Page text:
The language emerging out of tension at the India-Pakistan border signifies chaos of our times
Akash Deep Ashok | January 16, 2013
Ever since India accused Pakistan of killing two Indian soldiers on January 6, beheading one of them, at the Line of Control, the tension and the war of words between two countries have only gone north. In the latest, India has raised Pakistan's continuing support to terror groups at the United Nations, seeking international action against the state sponsors of terror. India named Pakistan terror groups Lashkar-e-Taiba and Jamaat-ud-Dawa as major security threats to South East Asian countries.
However, last week’s sad turn of events at the border was complicated more by the political babel that followed than anything else. The intensity of the matter can be gauged from the very fact that it angered prime minister Manmohan Singh — famous by now the world over for his saintly composure and sepulchral demureness — enough to make him speak.
Only days ago, Delhi chief minister Sheila Dikshit, one of the few politicians who at least tried and burned her hands in making an effort to speak with the protesters of Delhi gangrape, said and quickly denied and in doing that maybe impishly hinted that the PM was late in addressing the nation (following the massive outrage over the gangrape) at least by a week. However, this time the PM was bursting with machismo, sort of Danny Trejo’s Machete avatar, and was provoked enough to speak. Singh made a statement on the matter, warning Pakistan, that it “cannot be business as usual”.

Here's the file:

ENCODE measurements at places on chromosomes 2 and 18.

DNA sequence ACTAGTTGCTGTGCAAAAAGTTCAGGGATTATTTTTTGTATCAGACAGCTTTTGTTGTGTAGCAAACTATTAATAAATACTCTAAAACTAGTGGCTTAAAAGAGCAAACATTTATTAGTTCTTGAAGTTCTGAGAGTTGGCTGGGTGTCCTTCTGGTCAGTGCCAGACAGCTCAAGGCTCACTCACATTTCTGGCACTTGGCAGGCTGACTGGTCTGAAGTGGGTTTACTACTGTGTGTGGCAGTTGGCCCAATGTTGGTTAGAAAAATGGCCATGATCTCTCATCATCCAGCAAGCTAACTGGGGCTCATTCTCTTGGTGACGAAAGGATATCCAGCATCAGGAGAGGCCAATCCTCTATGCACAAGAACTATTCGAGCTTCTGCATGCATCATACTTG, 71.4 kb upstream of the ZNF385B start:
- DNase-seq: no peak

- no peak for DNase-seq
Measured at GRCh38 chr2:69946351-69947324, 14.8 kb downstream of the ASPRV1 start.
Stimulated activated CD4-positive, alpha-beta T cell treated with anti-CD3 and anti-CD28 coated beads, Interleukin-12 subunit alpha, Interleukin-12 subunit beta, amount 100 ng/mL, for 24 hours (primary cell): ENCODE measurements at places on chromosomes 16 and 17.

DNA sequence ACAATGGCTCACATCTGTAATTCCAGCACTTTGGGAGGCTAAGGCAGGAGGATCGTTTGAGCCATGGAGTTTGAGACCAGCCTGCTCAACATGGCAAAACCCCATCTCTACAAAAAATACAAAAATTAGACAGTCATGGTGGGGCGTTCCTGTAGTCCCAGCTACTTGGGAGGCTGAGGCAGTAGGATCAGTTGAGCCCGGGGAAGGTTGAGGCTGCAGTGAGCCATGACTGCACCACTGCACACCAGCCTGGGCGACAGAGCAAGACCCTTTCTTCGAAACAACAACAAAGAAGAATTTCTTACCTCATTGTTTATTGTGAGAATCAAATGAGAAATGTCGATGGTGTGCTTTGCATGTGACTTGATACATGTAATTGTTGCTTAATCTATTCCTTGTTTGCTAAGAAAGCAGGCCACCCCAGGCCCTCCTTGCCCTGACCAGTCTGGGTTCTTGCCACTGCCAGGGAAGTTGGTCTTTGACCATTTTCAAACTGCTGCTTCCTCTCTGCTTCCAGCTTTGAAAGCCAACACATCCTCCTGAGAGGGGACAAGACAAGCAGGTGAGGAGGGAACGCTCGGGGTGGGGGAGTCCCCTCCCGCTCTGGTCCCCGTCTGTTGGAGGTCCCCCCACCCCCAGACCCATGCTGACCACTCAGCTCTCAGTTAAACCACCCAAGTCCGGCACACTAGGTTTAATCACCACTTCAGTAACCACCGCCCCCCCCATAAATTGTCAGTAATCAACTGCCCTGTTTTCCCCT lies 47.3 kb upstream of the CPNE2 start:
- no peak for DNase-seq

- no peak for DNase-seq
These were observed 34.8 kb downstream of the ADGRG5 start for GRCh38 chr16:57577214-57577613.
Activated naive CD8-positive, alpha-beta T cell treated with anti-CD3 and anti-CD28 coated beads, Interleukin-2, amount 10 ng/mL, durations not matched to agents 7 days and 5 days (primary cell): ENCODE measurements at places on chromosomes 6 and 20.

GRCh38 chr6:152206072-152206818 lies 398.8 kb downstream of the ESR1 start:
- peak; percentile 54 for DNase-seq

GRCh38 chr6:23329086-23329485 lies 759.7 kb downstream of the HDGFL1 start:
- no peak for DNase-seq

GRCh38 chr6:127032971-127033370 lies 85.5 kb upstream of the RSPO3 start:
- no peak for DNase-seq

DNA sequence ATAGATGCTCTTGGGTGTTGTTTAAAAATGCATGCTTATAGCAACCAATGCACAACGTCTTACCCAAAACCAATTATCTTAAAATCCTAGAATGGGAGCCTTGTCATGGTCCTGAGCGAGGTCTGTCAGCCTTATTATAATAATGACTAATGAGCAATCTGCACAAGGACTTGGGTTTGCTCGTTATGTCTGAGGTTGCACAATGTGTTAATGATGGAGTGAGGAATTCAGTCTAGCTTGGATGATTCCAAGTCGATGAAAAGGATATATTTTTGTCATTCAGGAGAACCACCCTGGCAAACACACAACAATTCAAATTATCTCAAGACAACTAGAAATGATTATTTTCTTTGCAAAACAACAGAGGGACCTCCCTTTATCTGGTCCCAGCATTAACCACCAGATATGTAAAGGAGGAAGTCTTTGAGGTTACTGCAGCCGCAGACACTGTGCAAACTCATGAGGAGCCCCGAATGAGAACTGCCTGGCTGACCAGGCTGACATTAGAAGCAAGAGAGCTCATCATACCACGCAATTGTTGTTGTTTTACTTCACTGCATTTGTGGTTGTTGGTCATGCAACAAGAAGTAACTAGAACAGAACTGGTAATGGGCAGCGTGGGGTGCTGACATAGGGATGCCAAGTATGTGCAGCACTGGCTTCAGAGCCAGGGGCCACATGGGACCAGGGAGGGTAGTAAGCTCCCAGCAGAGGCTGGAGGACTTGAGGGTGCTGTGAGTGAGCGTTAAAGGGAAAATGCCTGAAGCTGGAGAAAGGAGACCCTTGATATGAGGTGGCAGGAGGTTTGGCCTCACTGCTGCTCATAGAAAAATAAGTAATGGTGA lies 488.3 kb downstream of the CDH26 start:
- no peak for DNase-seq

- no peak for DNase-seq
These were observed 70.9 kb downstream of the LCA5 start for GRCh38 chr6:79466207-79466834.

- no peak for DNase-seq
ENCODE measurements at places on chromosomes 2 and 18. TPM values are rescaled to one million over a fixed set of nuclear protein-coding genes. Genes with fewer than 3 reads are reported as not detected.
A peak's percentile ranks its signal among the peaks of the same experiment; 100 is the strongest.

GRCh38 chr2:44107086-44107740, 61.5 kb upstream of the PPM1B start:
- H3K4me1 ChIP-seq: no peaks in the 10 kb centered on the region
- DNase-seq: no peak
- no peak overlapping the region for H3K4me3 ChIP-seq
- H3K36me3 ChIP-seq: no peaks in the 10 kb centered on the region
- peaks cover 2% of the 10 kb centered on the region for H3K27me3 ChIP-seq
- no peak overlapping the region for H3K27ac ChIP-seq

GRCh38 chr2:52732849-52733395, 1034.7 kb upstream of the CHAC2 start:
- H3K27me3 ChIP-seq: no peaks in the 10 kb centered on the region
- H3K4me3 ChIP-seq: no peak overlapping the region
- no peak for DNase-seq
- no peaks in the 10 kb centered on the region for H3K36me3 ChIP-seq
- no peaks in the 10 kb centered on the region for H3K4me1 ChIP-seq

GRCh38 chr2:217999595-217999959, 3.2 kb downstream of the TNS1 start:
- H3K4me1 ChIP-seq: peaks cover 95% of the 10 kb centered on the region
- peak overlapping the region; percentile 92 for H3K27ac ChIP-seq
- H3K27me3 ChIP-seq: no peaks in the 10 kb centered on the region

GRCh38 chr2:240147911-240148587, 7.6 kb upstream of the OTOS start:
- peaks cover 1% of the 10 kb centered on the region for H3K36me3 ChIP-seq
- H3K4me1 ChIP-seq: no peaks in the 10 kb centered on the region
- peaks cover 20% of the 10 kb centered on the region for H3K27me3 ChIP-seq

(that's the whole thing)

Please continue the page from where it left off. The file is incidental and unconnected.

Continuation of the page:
Speaking after the 65th Army Day celebrations, he said those responsible for killing and mutilating Indian soldiers should be brought to book. “What happened at the Line of Control is unacceptable,” said Singh. (As if he had a choice in the matter!) The PM having said that — and mind that it is big deal— it is largely business as usual now.
The Indian Army chief, General Bikram Singh, expected to be haughty and straightforward, chose to be more political than even politicians in his polemic. “We reserve the right to retaliate at a time of our choosing,” he said.
While what he said can mean a thousand things, for a military chief speaking this kind of language must be the result of years of hobnobbing with the political masters. However, as the general was still trying to wriggle out of his lingual labyrinth, external affairs minister Salman Khurshid — who so famously talked about “there will be blood” as law minister when he was challenged by Arvind Kejriwal in his constituency Farukkhabad — doused even the sparks that General Singh had managed to cause. “The decision about how we proceed and what pace in what manner is obviously a decision that is taken by the government,” Khurshid said.
Leader of opposition in Lok Sabha Sushma Swaraj reacted on the incident as if she were on steroids. Talking in a language more suited to a tribal militia leader, she said, “If his (the soldier’s) head could not be brought back (from Pakistan), we should get at least 10 heads from their side.” She was talking to reporters after visiting the slain soldier’s family along with party president Nitin Gadkari and leader Rajnath Singh.
While there is no doubt that the turn of events at the border is sad, equally sad is the language being used by our leadership. This is a language that doesn’t soothe, heal or cure anything, anyone. This is not even a language, which Orwell says, is designed to make lies sound truthful and murder respectable, and to give an appearance of solidity to pure wind. At best, this is the language of confusion and chaos — voices from the Tower of Babel.
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